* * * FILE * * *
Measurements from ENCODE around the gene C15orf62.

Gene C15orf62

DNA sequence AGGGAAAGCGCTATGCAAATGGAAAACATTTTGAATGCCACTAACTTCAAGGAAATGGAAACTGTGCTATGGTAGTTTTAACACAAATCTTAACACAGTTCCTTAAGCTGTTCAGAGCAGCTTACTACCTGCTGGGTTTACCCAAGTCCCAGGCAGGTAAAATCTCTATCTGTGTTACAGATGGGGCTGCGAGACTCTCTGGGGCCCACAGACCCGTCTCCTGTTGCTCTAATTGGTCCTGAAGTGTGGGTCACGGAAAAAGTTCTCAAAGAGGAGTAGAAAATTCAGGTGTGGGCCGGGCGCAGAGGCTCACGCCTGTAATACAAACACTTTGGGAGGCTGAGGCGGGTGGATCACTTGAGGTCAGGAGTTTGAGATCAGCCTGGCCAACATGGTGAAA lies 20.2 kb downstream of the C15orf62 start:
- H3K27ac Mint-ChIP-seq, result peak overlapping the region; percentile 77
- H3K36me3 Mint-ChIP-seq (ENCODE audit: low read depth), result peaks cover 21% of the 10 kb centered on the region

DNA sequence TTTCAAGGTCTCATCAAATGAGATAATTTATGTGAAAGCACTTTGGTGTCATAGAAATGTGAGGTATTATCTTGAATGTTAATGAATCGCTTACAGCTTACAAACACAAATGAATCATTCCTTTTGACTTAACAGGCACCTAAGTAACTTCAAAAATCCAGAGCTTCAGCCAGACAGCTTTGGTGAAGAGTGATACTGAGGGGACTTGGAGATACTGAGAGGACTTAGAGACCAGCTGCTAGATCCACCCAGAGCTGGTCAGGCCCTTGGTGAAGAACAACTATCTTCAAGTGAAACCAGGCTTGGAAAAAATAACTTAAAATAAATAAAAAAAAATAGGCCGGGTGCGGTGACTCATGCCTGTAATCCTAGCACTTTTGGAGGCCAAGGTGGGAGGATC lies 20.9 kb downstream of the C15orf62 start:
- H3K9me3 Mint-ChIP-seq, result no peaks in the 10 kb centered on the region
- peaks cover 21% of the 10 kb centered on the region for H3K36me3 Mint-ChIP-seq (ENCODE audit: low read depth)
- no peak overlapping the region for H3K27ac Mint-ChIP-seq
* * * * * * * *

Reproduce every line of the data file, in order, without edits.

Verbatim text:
Measurements from ENCODE around the gene C15orf62.

Gene C15orf62

DNA sequence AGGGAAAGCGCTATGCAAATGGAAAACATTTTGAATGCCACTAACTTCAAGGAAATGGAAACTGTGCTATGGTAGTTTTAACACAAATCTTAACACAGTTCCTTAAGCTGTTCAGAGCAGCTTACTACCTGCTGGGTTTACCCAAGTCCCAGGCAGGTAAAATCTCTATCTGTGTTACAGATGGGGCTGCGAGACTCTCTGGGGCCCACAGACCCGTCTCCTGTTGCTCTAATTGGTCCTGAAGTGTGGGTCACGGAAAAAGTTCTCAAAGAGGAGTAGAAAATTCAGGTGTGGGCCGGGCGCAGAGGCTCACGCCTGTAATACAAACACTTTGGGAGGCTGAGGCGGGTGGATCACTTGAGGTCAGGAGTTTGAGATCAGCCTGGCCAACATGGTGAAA lies 20.2 kb downstream of the C15orf62 start:
- H3K27ac Mint-ChIP-seq, result peak overlapping the region; percentile 77
- H3K36me3 Mint-ChIP-seq (ENCODE audit: low read depth), result peaks cover 21% of the 10 kb centered on the region

DNA sequence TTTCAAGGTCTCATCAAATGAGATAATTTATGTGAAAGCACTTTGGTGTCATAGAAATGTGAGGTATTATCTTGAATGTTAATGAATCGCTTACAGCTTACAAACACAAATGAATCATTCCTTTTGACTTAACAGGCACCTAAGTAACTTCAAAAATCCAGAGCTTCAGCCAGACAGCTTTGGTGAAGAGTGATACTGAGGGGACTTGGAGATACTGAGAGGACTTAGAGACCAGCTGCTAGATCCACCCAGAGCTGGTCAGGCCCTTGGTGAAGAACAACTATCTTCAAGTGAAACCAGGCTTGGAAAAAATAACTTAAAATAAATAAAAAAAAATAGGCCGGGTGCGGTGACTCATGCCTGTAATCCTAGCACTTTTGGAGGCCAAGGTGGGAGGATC lies 20.9 kb downstream of the C15orf62 start:
- H3K9me3 Mint-ChIP-seq, result no peaks in the 10 kb centered on the region
- peaks cover 21% of the 10 kb centered on the region for H3K36me3 Mint-ChIP-seq (ENCODE audit: low read depth)
- no peak overlapping the region for H3K27ac Mint-ChIP-seq